used to them and used to clicking on them.

    Make a button look like something else and they will probably not click on
    it and declare the site broken.

    This is how a standard gui works. It contains, amongst other things,
    familiar buttons.

    Cheers
    Richard.
    rf, Jan 15, 2004
    #10
  11. Mark Parnell wrote:

    > Majority, yes. Vast majority? That's debatable. Most estimates say that
    > around 15% (that's 1 in 20) of your site's visitors will have scripting
    > disabled.


    Did you fail Maths at school? 15% is closer to one in seven.

    Ryan Stewart wrote:
    >> Well, some people think buttons are ugly


    Then include the proper button in the HTML, but use Javascript to hide it.
    That way, non-Javascript users can still see and use the button.

    --
    Toby A Inkster BSc (Hons) ARCS
    Contact Me - http://www.goddamn.co.uk/tobyink/?page=132
    Toby A Inkster, Jan 15, 2004
    #11
  12. Terence Parker

    Whitecrest Guest

    In article <>,
    says...
    > Well, some people think buttons are ugly and program for the vast majority
    > of people who have scripting enabled. And some people are assured of a user
    > base with scripting enabled.


    At the very least, you can guess that it will work on 85% of your
    visitors, and if it is a product or site where you probably would not go
    while surfing at work (where some companies, though I never worked for
    one, might turn javascript off) then that percentage would improve even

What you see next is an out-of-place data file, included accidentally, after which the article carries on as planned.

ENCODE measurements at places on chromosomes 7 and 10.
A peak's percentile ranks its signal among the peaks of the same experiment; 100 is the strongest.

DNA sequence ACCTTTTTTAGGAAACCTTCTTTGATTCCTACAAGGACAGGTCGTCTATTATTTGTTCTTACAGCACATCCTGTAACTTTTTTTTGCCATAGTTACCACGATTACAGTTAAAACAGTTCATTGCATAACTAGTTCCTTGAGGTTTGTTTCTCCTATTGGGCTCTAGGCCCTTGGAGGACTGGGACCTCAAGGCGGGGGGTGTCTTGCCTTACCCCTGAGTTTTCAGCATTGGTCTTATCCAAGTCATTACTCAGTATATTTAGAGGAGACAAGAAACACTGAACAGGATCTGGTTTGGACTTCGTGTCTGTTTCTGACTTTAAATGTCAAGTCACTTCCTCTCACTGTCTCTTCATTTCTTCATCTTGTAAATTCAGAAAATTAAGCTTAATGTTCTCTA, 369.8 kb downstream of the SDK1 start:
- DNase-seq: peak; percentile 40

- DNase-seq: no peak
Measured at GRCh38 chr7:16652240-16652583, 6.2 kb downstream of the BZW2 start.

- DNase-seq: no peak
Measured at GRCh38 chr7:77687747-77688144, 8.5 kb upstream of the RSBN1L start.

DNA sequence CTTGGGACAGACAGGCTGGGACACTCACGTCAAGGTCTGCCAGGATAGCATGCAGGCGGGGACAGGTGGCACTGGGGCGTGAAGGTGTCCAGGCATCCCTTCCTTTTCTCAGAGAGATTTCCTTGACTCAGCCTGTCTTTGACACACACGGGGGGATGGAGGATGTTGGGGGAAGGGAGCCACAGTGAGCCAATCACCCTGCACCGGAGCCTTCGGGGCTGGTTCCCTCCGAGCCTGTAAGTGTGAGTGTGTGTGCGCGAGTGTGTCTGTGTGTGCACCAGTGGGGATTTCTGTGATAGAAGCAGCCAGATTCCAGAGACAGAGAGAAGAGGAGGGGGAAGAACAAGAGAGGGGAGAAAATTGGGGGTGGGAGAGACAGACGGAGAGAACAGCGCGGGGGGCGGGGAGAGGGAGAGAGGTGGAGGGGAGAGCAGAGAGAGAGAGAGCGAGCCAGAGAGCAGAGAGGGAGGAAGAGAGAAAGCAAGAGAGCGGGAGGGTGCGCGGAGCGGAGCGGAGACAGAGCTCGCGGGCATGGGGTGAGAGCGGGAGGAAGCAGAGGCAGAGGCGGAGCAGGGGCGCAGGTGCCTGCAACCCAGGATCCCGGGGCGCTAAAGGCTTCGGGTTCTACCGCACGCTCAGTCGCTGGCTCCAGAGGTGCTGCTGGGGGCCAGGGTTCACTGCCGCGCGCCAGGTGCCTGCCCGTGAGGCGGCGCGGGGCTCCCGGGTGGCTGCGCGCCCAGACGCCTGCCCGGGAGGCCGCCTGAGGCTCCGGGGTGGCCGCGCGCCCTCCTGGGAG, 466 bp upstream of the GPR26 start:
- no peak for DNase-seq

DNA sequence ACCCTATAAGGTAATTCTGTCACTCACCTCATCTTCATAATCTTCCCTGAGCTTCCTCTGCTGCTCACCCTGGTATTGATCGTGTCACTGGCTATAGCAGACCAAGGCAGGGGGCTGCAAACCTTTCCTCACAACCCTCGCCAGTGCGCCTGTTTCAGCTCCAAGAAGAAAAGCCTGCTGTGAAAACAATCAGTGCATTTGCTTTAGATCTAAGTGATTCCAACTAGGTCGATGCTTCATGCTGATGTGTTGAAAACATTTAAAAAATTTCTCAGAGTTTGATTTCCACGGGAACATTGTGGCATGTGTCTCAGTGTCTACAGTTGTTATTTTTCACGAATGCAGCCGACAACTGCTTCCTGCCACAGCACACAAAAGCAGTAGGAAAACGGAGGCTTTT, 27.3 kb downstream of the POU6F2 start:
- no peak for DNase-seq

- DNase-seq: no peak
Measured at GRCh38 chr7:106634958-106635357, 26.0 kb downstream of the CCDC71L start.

more because you have removed business surfers from the pool of possible
    visitors.

    Decisions decisions. Will making Javascript a requirement, actually
    increase the number of people that use your site because you can now
    present it to the user the way they want to see it, but you may make it
    so a few of them can't see it.

    So is it better to loose 15% because they can not see it (actually less
    because some people will turn it on to use your site), or possibly loose
    up to 85% because they don't like the way you have to present your
    content just to please the 15%.

    This is the decision you have to make. I personally choose to please
    the 85%. Remember, no one will ever turn off Javascript when they come
    to your site, but if they need the content they may will turn it on.
    Even our local zealots admit to turning it on when they need to.

    --
    Whitecrest Entertainment
    www.whitecrestent.com
    Whitecrest, Jan 15, 2004
    #12
  13. Terence Parker

    Mark Parnell Guest

    On Thu, 15 Jan 2004 07:34:16 +0000, Toby A Inkster
    <> declared in alt.html:
    > Mark Parnell wrote:
    >
    >> around 15% (that's 1 in 20) of your site's visitors will have scripting
    >> disabled.

    >
    > Did you fail Maths at school? 15% is closer to one in seven.
    >


    You're right of course. I didn't fail Maths (actually I did very well),
    but evidently it has been too long. :)

    --
    Mark Parnell
    http://www.clarkecomputers.com.au
    Mark Parnell, Jan 15, 2004
    #13